The Great BoJack Horseman Rewatch: The Dog Days Are Over

Feeling depressed after her divorce, Diane decides she needs to get away from it. She decides to reconnect with her roots in Vietnam, but even in Hanoi it proves impossible to leave everything behind.

At the end of the last episode, we saw Mr Peanutbutter picking up Diane from the airport, before getting her to sign their divorce papers. How did we get to there from the end of season four? This episode fills in some of the gaps.

Presented in a part as a Girl Croosh travelogue about Diane’s trip to Vietnam, The Dog Days Are Over is interspersed with flashbacks to how things have been going since Diane and Mr Peanutbutter first split up. Initially, we see them taking it well, still meeting up for dinner and congratulating themselves for being the most mature and sensible divorced couple ever. Diane also claims to be enjoying singlehood – yes, her new apartment is a run-down dive, but it’s the first time in years that she’s paid for her own accommodation, and it feels good to be independent and self-supporting.

One theme that is explored quite a bit in season five is how much an individual might need to compromise or change themselves when they’re in a relationship. We see it with Todd and Yolanda, in flashbacks with Mr Peanutbutter and his wives, and also much later in the season for Princess Carolyn. In this episode, we get our first taste of it with Diane. Having moved out of Mr Peanutbutter’s house, she finally retrieves all the stuff that she put into storage in her twenties. Since Diane is in her late thirties, this means she had the stuff in storage for around a decade, and yet never felt comfortable enough to properly move it into Mr Peanutbutter’s home. As Mr Peanutbutter himself pointed out at the end of season four, she’s basically been living like a house guest all this time. In contrast, even Todd had all his possessions with him when he was sleeping on BoJack’s couch, and it took him five years to even be allowed a bit of closet space.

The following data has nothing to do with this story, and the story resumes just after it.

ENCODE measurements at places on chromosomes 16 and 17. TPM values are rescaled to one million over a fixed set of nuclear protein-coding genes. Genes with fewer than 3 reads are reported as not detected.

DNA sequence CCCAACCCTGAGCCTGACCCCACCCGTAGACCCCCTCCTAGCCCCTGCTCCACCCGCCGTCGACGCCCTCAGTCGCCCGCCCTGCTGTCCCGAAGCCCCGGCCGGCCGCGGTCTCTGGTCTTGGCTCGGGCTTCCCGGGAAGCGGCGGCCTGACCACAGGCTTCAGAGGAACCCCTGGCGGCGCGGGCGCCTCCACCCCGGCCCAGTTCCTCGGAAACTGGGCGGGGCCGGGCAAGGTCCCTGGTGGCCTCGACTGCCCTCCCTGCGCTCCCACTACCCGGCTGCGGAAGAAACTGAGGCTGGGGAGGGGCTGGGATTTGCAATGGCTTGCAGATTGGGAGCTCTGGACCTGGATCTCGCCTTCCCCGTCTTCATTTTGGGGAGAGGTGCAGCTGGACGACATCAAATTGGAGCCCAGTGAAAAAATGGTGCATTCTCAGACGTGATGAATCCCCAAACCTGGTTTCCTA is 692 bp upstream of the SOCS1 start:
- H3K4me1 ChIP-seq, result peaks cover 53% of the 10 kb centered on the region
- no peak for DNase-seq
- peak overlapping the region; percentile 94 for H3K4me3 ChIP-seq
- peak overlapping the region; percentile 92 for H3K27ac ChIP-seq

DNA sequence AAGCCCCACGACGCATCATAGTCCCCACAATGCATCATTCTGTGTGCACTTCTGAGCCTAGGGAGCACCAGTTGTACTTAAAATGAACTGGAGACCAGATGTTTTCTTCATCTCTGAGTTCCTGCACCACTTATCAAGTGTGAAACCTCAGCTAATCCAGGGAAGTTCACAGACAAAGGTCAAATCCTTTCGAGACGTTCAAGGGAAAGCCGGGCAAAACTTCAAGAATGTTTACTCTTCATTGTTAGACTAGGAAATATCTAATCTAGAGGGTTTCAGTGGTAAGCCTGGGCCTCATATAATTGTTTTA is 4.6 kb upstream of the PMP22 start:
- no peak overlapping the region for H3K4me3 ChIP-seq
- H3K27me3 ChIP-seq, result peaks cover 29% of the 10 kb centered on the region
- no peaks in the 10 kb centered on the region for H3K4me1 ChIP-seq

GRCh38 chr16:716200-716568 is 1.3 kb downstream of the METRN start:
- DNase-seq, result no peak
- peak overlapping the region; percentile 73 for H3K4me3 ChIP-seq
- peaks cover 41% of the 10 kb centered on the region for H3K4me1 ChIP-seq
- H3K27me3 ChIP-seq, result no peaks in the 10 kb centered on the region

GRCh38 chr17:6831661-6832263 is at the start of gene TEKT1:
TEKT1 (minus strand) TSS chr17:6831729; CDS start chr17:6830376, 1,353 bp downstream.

We know that all is not well, however – after all, we opened the episode with Diane sobbing in her car. And as the episode unfolds, we start to see the cracks in her cheerful post-divorce mien. When she starts feeling down, she turns to BoJack for company – and as in late season two, they prove to be a bad influence on each other. Even though BoJack now has a ‘system’ for controlling his alcohol consumption, they both get drunk together. Diane even points out that, since they’re now both single, they could make out together, before quickly withdrawing and declaring BoJack disgusting. Diane and BoJack getting together is definitely a line the show shouldn’t cross.

Finally, however, we learn what it was that made Diane so upset – having gone to his housewarming party, she accidentally saw Mr Peanutbutter kissing his new girlfriend. Even though she was the one who couldn’t make the relationship for her, and the one who asked for the divorce, that doesn’t mean her feelings for Mr Peanutbutter have completely dissipated. Seeing him holding and kissing someone else in just the way he used to hold and kiss her is just too much of a shock to the system. Mr Peanutbutter has moved on, and now there’s no going back to the way things used to be. Being single, living in a rundown apartment – this is now Diane’s reality.

First appearance

  • Pickles Aplenty: briefly glimpsed in the intro last episode, this pug waitress makes her first appearance here. Young and cheerful, she becomes Mr Peanutbutter’s new girlfriend.

Other notes

  • There are plenty of recurring characters at Mr Peanutbutter’s party, including Pinky Penguin, accountant Oxnard, and ‘Jelly’, the latter of whom is also working on Philbert.
  • Diane has her new haircut in the intro, and Todd is now wearing his suit.
  • The ending theme is sung in Vietnamese, covered by a Nguyen.
  • The house-warming party mostly takes place in the “Belle-room” Mr Peanutbutter originally had made for Diane. Many of the books are gone from the shelves, but other features – such as the globe with a smiley face scrawled on it – remain.

Summary – The Dog Days Are Over: “Me am also America!”

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